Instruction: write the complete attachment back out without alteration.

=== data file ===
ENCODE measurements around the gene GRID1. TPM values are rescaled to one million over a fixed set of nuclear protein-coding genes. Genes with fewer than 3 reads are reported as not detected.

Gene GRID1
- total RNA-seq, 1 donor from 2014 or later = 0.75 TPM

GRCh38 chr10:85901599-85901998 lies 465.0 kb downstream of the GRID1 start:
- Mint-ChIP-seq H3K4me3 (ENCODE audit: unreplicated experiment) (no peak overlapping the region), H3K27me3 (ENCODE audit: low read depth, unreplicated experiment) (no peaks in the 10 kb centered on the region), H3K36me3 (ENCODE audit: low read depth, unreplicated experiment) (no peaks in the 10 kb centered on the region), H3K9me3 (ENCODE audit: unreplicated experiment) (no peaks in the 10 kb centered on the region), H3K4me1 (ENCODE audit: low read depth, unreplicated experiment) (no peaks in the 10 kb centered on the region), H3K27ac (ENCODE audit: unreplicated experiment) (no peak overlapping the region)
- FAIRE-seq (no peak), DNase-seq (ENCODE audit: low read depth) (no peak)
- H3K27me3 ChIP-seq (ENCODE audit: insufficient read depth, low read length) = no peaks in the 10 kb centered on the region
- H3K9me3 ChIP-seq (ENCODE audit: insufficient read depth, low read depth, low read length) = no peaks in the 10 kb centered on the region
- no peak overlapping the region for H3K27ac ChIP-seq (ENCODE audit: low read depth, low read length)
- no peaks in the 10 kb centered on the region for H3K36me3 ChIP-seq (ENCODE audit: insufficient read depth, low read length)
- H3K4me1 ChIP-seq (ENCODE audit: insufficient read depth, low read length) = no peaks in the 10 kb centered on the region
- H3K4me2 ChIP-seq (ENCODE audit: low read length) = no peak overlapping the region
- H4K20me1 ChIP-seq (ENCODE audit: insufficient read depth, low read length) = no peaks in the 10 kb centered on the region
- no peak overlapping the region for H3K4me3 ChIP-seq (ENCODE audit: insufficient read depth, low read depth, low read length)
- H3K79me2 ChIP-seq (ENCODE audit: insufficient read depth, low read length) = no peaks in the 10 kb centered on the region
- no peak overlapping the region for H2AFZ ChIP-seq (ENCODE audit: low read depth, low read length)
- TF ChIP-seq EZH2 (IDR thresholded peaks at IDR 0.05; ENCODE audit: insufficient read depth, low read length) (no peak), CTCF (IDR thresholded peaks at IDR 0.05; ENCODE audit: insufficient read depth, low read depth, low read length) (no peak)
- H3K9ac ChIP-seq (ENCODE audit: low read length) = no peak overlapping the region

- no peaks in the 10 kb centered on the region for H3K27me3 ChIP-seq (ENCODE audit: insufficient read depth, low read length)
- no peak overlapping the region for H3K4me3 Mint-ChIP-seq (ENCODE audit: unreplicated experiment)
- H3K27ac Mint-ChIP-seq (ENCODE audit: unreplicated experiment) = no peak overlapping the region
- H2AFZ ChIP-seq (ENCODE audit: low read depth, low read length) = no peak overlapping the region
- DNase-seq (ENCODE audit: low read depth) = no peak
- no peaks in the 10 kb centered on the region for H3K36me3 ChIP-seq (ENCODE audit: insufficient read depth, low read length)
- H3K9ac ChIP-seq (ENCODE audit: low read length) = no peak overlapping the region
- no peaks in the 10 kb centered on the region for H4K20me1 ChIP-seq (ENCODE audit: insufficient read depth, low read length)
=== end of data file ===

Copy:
ENCODE measurements around the gene GRID1. TPM values are rescaled to one million over a fixed set of nuclear protein-coding genes. Genes with fewer than 3 reads are reported as not detected.

Gene GRID1
- total RNA-seq, 1 donor from 2014 or later = 0.75 TPM

GRCh38 chr10:85901599-85901998 lies 465.0 kb downstream of the GRID1 start:
- Mint-ChIP-seq H3K4me3 (ENCODE audit: unreplicated experiment) (no peak overlapping the region), H3K27me3 (ENCODE audit: low read depth, unreplicated experiment) (no peaks in the 10 kb centered on the region), H3K36me3 (ENCODE audit: low read depth, unreplicated experiment) (no peaks in the 10 kb centered on the region), H3K9me3 (ENCODE audit: unreplicated experiment) (no peaks in the 10 kb centered on the region), H3K4me1 (ENCODE audit: low read depth, unreplicated experiment) (no peaks in the 10 kb centered on the region), H3K27ac (ENCODE audit: unreplicated experiment) (no peak overlapping the region)
- FAIRE-seq (no peak), DNase-seq (ENCODE audit: low read depth) (no peak)
- H3K27me3 ChIP-seq (ENCODE audit: insufficient read depth, low read length) = no peaks in the 10 kb centered on the region
- H3K9me3 ChIP-seq (ENCODE audit: insufficient read depth, low read depth, low read length) = no peaks in the 10 kb centered on the region
- no peak overlapping the region for H3K27ac ChIP-seq (ENCODE audit: low read depth, low read length)
- no peaks in the 10 kb centered on the region for H3K36me3 ChIP-seq (ENCODE audit: insufficient read depth, low read length)
- H3K4me1 ChIP-seq (ENCODE audit: insufficient read depth, low read length) = no peaks in the 10 kb centered on the region
- H3K4me2 ChIP-seq (ENCODE audit: low read length) = no peak overlapping the region
- H4K20me1 ChIP-seq (ENCODE audit: insufficient read depth, low read length) = no peaks in the 10 kb centered on the region
- no peak overlapping the region for H3K4me3 ChIP-seq (ENCODE audit: insufficient read depth, low read depth, low read length)
- H3K79me2 ChIP-seq (ENCODE audit: insufficient read depth, low read length) = no peaks in the 10 kb centered on the region
- no peak overlapping the region for H2AFZ ChIP-seq (ENCODE audit: low read depth, low read length)
- TF ChIP-seq EZH2 (IDR thresholded peaks at IDR 0.05; ENCODE audit: insufficient read depth, low read length) (no peak), CTCF (IDR thresholded peaks at IDR 0.05; ENCODE audit: insufficient read depth, low read depth, low read length) (no peak)
- H3K9ac ChIP-seq (ENCODE audit: low read length) = no peak overlapping the region

- no peaks in the 10 kb centered on the region for H3K27me3 ChIP-seq (ENCODE audit: insufficient read depth, low read length)
- no peak overlapping the region for H3K4me3 Mint-ChIP-seq (ENCODE audit: unreplicated experiment)
- H3K27ac Mint-ChIP-seq (ENCODE audit: unreplicated experiment) = no peak overlapping the region
- H2AFZ ChIP-seq (ENCODE audit: low read depth, low read length) = no peak overlapping the region
- DNase-seq (ENCODE audit: low read depth) = no peak
- no peaks in the 10 kb centered on the region for H3K36me3 ChIP-seq (ENCODE audit: insufficient read depth, low read length)
- H3K9ac ChIP-seq (ENCODE audit: low read length) = no peak overlapping the region
- no peaks in the 10 kb centered on the region for H4K20me1 ChIP-seq (ENCODE audit: insufficient read depth, low read length)